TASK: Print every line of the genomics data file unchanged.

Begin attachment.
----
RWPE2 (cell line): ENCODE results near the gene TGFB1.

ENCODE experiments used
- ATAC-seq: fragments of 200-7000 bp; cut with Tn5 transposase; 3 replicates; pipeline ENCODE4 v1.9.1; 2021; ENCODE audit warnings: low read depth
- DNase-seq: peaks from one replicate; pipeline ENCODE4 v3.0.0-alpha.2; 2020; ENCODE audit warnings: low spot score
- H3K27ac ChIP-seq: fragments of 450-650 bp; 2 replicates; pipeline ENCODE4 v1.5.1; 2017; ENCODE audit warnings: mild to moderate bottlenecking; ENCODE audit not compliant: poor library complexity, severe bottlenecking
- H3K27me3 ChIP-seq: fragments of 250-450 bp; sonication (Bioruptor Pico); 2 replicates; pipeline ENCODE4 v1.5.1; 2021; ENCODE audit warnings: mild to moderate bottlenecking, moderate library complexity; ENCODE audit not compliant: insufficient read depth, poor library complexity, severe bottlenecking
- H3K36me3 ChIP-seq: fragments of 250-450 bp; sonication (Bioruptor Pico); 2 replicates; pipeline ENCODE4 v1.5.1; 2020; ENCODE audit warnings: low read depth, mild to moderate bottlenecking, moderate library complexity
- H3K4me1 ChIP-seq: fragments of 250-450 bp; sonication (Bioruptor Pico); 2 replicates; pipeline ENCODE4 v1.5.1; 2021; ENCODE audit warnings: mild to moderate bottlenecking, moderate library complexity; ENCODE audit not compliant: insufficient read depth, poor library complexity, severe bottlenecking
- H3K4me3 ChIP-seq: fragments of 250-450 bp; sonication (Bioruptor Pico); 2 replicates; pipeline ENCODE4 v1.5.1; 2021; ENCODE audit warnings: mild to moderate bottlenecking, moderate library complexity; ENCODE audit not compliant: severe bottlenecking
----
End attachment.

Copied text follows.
RWPE2 (cell line): ENCODE results near the gene TGFB1.

ENCODE experiments used
- ATAC-seq: fragments of 200-7000 bp; cut with Tn5 transposase; 3 replicates; pipeline ENCODE4 v1.9.1; 2021; ENCODE audit warnings: low read depth
- DNase-seq: peaks from one replicate; pipeline ENCODE4 v3.0.0-alpha.2; 2020; ENCODE audit warnings: low spot score
- H3K27ac ChIP-seq: fragments of 450-650 bp; 2 replicates; pipeline ENCODE4 v1.5.1; 2017; ENCODE audit warnings: mild to moderate bottlenecking; ENCODE audit not compliant: poor library complexity, severe bottlenecking
- H3K27me3 ChIP-seq: fragments of 250-450 bp; sonication (Bioruptor Pico); 2 replicates; pipeline ENCODE4 v1.5.1; 2021; ENCODE audit warnings: mild to moderate bottlenecking, moderate library complexity; ENCODE audit not compliant: insufficient read depth, poor library complexity, severe bottlenecking
- H3K36me3 ChIP-seq: fragments of 250-450 bp; sonication (Bioruptor Pico); 2 replicates; pipeline ENCODE4 v1.5.1; 2020; ENCODE audit warnings: low read depth, mild to moderate bottlenecking, moderate library complexity
- H3K4me1 ChIP-seq: fragments of 250-450 bp; sonication (Bioruptor Pico); 2 replicates; pipeline ENCODE4 v1.5.1; 2021; ENCODE audit warnings: mild to moderate bottlenecking, moderate library complexity; ENCODE audit not compliant: insufficient read depth, poor library complexity, severe bottlenecking
- H3K4me3 ChIP-seq: fragments of 250-450 bp; sonication (Bioruptor Pico); 2 replicates; pipeline ENCODE4 v1.5.1; 2021; ENCODE audit warnings: mild to moderate bottlenecking, moderate library complexity; ENCODE audit not compliant: severe bottlenecking